Burhan, the legend

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As death toll goes up to 30 in just three days, Kashmir seems set for another extended summer of discontent. Nobody could have imagined that a militant commander’s death will spawn anger and grief at such a large scale and drive almost entire Valley out on to the streets.  This is the first time since the early nineties when a militant’s death has tipped Kashmir into turmoil, something that speaks to cult-like status that Burhan enjoyed in Valley.

 He was among the first batch of Kashmiri boys who took up arms following extended 2010 separatist unrest. He was allegedly forced to join militancy after his brother was beaten by the security personnel at an Army camp while the two were running an errand for the family. This is a story that has since become a legend in Kashmir. It falls into a familiar victim-versus-oppressor trope, lending rationale not only to Burhan’s embrace of jihad but also vicariously expressing an entrenched  collective grievance  against the security agencies in the state. He had acquired an outsize symbolic role, seeming to represent a commanding presence of the militancy by just being alive.

 Burhan, however, had a huge role in inspiring a fresh local recruitment to the militant ranks which by 2010 had almost declined to a trickle. And because of this by 2015 the number of the local militants outnumbered the foreigners for the first time in a decade. Out of 142 active militants in Valley, 88 were locals and the rest from Pakistan. And this is a ratio that by and large still holds. Burhan did it by taking militancy to the social media. He put his videos and pictures and that of his colleagues on Facebook and Whatsapp. They went viral, glamourizing militancy in the process. A group of handsome young men with Kalashnikovs bonding against a hilly backdrop conveyed an image of romance than an invitation to death.

 This also set off his cult. Yarns were built around him. What is more, he survived more than five years to allow the myth to take hold. While his colleagues kept dying, some of them part of his online pictures, Burhan seemed to escape the inevitable. Popular imagination thus invested him with some spiritual powers which further enhanced his image.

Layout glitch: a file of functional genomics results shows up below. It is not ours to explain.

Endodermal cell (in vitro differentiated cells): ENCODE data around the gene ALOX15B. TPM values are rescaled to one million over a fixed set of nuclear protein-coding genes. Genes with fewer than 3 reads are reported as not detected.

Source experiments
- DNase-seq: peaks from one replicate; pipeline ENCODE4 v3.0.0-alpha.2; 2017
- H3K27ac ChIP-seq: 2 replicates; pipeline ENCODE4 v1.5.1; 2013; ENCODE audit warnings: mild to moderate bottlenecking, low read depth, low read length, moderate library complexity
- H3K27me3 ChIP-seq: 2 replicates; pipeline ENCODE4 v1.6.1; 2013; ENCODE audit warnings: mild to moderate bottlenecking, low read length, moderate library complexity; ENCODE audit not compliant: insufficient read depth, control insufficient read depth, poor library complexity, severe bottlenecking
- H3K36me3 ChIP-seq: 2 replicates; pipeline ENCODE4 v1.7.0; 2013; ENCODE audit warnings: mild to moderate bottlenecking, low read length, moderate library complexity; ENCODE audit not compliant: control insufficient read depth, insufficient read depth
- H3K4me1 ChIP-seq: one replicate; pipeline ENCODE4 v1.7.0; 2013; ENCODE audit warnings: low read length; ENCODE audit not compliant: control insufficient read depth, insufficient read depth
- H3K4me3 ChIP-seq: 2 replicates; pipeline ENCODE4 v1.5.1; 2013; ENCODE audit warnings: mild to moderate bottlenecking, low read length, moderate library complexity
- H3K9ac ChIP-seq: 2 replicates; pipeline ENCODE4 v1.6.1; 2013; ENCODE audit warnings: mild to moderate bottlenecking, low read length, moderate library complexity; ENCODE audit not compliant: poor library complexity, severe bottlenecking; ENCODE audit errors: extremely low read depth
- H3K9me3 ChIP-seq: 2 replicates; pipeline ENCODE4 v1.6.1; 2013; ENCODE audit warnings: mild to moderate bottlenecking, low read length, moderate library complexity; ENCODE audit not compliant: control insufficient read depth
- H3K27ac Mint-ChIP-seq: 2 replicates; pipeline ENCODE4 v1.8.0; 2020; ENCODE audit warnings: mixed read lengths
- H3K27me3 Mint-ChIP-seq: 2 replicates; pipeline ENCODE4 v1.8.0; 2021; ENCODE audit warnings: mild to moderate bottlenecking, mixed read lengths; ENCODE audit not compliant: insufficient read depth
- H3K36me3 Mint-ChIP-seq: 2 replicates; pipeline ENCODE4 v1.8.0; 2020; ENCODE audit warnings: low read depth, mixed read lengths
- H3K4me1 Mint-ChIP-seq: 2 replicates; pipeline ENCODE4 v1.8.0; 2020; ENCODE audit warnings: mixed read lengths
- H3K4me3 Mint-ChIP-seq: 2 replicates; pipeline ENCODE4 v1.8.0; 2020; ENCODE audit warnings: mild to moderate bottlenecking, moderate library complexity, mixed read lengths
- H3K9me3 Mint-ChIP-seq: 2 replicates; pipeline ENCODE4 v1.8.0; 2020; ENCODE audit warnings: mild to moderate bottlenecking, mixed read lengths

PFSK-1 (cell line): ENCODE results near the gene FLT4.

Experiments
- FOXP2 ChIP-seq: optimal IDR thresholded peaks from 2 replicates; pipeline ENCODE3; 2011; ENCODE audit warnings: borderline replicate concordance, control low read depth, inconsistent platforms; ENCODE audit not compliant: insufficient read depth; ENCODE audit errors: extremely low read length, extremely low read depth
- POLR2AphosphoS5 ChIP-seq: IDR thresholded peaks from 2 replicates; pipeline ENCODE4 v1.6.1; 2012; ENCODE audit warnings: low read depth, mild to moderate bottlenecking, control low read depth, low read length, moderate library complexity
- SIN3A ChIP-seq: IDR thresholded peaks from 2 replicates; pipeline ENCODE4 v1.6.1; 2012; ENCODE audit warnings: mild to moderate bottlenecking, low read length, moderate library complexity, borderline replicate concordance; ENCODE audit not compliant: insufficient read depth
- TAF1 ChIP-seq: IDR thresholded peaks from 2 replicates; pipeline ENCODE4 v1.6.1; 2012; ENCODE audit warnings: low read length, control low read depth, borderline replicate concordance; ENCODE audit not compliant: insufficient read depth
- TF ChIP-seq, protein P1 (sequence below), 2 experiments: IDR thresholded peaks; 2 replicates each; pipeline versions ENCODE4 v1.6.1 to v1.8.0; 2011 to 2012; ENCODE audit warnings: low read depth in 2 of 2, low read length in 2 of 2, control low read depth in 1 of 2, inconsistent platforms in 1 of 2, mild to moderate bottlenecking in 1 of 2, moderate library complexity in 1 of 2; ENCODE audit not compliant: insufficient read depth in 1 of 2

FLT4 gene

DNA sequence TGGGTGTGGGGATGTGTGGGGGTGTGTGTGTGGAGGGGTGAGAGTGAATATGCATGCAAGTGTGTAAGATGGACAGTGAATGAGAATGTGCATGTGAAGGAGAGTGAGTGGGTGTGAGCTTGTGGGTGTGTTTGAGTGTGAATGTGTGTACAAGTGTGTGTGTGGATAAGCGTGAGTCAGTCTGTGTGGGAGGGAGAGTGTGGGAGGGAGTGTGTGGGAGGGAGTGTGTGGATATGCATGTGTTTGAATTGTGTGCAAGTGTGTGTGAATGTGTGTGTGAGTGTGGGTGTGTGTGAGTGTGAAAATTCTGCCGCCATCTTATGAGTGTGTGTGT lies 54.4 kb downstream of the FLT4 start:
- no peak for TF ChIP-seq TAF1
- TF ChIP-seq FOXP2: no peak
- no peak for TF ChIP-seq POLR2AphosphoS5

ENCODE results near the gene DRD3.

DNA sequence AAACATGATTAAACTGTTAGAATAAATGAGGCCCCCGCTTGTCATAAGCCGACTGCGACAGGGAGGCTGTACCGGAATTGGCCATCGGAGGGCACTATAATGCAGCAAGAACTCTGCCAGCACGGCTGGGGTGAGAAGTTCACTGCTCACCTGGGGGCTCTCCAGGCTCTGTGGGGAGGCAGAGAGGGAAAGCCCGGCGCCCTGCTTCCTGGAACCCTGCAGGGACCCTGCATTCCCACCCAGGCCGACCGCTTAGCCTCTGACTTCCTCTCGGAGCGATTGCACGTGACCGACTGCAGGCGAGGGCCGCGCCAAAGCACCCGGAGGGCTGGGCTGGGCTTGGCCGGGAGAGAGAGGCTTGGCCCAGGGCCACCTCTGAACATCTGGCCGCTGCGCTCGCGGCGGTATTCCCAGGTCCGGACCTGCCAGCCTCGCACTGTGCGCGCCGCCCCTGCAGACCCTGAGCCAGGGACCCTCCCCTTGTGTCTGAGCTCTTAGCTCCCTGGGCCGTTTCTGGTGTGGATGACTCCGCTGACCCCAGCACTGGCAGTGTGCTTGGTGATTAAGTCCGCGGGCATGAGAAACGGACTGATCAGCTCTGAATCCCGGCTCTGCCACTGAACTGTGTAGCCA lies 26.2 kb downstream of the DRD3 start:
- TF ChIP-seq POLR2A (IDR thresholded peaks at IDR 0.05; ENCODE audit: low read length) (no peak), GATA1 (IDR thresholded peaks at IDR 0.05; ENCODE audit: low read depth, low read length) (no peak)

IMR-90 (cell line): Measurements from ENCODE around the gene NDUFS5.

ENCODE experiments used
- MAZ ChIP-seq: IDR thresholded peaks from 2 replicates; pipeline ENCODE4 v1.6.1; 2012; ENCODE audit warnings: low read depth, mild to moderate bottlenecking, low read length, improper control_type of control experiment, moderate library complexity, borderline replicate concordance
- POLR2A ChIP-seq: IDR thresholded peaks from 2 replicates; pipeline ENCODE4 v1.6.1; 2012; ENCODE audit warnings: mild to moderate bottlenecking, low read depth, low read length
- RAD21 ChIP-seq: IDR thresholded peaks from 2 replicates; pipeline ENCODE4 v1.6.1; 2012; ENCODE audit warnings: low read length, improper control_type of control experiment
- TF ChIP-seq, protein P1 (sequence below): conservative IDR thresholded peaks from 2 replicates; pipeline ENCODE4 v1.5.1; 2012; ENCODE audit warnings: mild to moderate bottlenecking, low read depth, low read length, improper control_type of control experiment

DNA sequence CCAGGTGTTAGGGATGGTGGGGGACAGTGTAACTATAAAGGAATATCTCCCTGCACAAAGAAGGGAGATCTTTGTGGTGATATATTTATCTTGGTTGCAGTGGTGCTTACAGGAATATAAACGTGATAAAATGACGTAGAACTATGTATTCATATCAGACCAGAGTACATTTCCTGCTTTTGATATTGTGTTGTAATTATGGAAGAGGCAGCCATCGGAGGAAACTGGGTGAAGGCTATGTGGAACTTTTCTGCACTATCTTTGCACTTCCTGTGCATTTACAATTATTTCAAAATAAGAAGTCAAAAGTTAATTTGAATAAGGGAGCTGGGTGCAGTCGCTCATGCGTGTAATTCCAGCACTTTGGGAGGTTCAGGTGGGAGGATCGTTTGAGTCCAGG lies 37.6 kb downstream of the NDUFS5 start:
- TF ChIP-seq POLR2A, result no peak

For a while Burhan disappeared from the Facebook. Fewer new pictures of his and his colleagues were posted on Facebook which only lend his tale some more mystery. But in a recent video which soon went viral, Burhan staged a triumphant comeback on the social media scene. This time the video was directly addressed to people. It showed him in command and in the thick of the ongoing militant campaign in the state.

What made Burhan so important and dear to the people in Valley? People usually cite his social media profile through which he brought militancy into our living rooms. His videos and pictures were watched by every Kashmiri apart from the people outside the state. But Burhan’s real significance lay in giving people in Valley an elusive sense of political empowerment denied to them by their politicians – more acutely so by the leaders they elect to power but are found to be representing New Delhi in Kashmir. He also represented yet another shot at Azadi. And in his death, people seem to have lost this sense of power yet again.  

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